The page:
We report a case of delayed chest wall reconstruction after thoracotomy. A 53-year-old female, a victim of a motor vehicle accident, presented with bilateral multiple rib fractures with flail motion and multiple extrathoracic injuries. Whole-body computed tomography revealed multiple fractures of the bilateral ribs, clavicle, and scapula, and bilateral hemopneumothorax with severe lung contusions. Active hemorrhage was also found in the anterior pelvis, which was treated by angioembolization. The patient was transferred to the surgical intensive care unit for follow-up. We planned to perform surgical stabilization of rib fractures (SSRF) because her lung condition did not seem favorable for general anesthesia. Within a few hours, however, massive hemorrhage (presumably due to coagulopathy) drained through the thoracic drainage catheter. We performed an exploratory thoracotomy in the operating room. We initially planned to perform exploratory thoracotomy and “on the way out” SSRF. In the operating room, the hemorrhage was controlled; however, her condition deteriorated and SSRF could not be completed. SSRF was completed after about a month owing to other medical conditions, and the patient was weaned successfully.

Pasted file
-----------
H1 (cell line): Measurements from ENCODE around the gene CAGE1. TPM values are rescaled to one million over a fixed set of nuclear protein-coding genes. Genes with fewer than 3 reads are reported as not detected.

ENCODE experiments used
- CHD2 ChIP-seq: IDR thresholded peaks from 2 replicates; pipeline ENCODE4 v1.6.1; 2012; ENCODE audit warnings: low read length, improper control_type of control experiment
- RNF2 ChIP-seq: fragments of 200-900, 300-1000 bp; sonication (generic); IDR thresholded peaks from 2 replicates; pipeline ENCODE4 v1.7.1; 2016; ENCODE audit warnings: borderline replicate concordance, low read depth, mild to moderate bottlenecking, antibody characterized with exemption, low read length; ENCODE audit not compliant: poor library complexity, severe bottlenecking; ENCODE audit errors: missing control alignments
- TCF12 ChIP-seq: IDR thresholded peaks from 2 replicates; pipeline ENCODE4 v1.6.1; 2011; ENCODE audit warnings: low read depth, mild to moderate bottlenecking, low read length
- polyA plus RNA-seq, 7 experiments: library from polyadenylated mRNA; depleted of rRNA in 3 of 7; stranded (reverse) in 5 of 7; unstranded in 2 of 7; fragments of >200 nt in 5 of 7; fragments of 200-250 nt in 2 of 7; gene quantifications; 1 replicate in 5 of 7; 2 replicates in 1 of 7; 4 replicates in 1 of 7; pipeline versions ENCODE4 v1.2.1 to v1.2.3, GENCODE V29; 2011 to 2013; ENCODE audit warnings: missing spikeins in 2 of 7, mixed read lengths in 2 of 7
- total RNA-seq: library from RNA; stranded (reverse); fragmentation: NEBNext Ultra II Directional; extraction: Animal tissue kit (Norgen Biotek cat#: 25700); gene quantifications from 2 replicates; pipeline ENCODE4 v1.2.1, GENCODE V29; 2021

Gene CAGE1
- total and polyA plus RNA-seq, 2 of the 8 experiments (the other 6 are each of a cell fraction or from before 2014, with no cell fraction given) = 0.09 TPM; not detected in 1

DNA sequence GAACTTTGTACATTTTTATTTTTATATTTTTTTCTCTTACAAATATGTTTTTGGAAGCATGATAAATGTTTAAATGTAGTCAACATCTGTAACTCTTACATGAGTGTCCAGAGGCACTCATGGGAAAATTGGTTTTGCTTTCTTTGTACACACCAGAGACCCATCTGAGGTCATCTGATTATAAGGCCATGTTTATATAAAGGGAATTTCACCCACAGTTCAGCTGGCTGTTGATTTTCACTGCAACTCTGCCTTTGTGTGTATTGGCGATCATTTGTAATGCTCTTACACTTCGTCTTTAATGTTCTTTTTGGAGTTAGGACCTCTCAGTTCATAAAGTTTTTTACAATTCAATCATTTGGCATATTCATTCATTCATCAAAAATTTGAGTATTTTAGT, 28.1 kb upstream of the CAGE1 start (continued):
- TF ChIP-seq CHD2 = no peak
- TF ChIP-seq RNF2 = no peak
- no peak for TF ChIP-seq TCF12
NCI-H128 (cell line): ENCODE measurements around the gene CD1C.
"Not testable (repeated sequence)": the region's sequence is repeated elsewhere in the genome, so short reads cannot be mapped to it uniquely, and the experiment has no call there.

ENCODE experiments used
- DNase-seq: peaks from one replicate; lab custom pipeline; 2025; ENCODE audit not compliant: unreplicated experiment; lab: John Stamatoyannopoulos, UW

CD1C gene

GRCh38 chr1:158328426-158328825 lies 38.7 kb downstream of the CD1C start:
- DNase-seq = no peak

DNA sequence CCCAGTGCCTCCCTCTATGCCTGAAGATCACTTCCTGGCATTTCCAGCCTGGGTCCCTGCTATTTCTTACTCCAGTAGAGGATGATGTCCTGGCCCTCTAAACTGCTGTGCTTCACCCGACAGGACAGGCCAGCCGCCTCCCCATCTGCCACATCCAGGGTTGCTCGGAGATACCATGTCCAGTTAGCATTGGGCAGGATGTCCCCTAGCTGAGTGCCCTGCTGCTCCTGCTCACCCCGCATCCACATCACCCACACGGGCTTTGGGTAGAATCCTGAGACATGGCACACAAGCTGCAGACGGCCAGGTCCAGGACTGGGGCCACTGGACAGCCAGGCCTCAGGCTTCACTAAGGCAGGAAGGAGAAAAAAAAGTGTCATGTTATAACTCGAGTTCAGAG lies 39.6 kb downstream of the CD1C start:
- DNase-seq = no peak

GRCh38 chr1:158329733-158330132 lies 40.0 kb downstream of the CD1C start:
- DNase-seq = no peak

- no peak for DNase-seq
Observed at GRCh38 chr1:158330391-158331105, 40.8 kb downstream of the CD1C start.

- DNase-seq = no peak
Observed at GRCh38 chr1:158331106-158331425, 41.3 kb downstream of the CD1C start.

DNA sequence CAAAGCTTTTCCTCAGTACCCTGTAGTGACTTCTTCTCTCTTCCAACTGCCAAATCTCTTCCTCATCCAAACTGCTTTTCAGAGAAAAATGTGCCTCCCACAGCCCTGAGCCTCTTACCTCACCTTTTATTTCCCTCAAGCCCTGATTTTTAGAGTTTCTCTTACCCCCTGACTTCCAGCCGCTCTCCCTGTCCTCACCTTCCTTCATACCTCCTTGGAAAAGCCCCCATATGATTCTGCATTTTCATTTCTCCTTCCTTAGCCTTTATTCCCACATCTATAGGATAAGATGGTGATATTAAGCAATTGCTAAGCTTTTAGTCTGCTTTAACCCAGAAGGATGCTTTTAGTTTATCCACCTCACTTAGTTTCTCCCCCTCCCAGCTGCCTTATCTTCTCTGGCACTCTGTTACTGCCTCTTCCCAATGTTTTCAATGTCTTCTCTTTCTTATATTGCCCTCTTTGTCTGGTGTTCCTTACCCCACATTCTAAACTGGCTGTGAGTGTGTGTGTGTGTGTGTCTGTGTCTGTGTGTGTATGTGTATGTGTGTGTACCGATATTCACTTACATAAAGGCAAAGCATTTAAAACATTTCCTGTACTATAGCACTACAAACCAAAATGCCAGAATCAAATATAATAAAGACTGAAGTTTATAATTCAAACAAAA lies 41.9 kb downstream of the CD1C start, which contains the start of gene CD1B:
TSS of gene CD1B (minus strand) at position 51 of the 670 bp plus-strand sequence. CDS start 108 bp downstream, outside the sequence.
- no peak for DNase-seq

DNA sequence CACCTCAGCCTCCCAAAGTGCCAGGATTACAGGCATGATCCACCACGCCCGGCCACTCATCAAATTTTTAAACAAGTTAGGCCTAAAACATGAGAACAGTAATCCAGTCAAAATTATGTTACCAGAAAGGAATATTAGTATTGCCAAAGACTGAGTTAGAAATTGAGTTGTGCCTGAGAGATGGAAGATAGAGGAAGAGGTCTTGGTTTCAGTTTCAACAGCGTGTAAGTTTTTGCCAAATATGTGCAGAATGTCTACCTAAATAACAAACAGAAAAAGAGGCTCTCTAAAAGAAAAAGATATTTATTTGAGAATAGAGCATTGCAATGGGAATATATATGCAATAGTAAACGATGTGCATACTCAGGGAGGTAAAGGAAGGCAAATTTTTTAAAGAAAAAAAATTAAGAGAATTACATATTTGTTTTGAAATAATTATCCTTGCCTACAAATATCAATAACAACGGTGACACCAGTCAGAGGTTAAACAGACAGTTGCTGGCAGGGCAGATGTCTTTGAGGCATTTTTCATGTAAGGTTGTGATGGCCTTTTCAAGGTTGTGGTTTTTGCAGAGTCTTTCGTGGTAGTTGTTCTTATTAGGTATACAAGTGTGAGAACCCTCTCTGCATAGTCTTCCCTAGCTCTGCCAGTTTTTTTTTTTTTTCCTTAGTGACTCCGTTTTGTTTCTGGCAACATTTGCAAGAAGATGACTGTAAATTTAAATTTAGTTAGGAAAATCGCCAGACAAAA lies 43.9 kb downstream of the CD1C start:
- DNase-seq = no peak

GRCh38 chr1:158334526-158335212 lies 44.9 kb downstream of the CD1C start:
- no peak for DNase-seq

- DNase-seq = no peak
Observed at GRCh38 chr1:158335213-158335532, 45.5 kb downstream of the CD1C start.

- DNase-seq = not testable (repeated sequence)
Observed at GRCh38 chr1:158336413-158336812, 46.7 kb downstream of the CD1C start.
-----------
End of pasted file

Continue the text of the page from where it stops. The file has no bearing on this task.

Special Article
Part 3. Clinical Practice Guideline for Airway Management and Emergency Thoracotomy for Trauma Patients from the Korean Society of Traumatology
Chan Yong Park, O Hyun Kim, Sung Wook Chang, Kang Kook Choi, Kyung Hak Lee, Seong Yup Kim, Maru Kim, Gil Jae Lee
J Trauma Inj. 2020;33(3):195-203.   Published online September 30, 2020
  • 10,381 View
  • 185 Download
AbstractAbstract PDF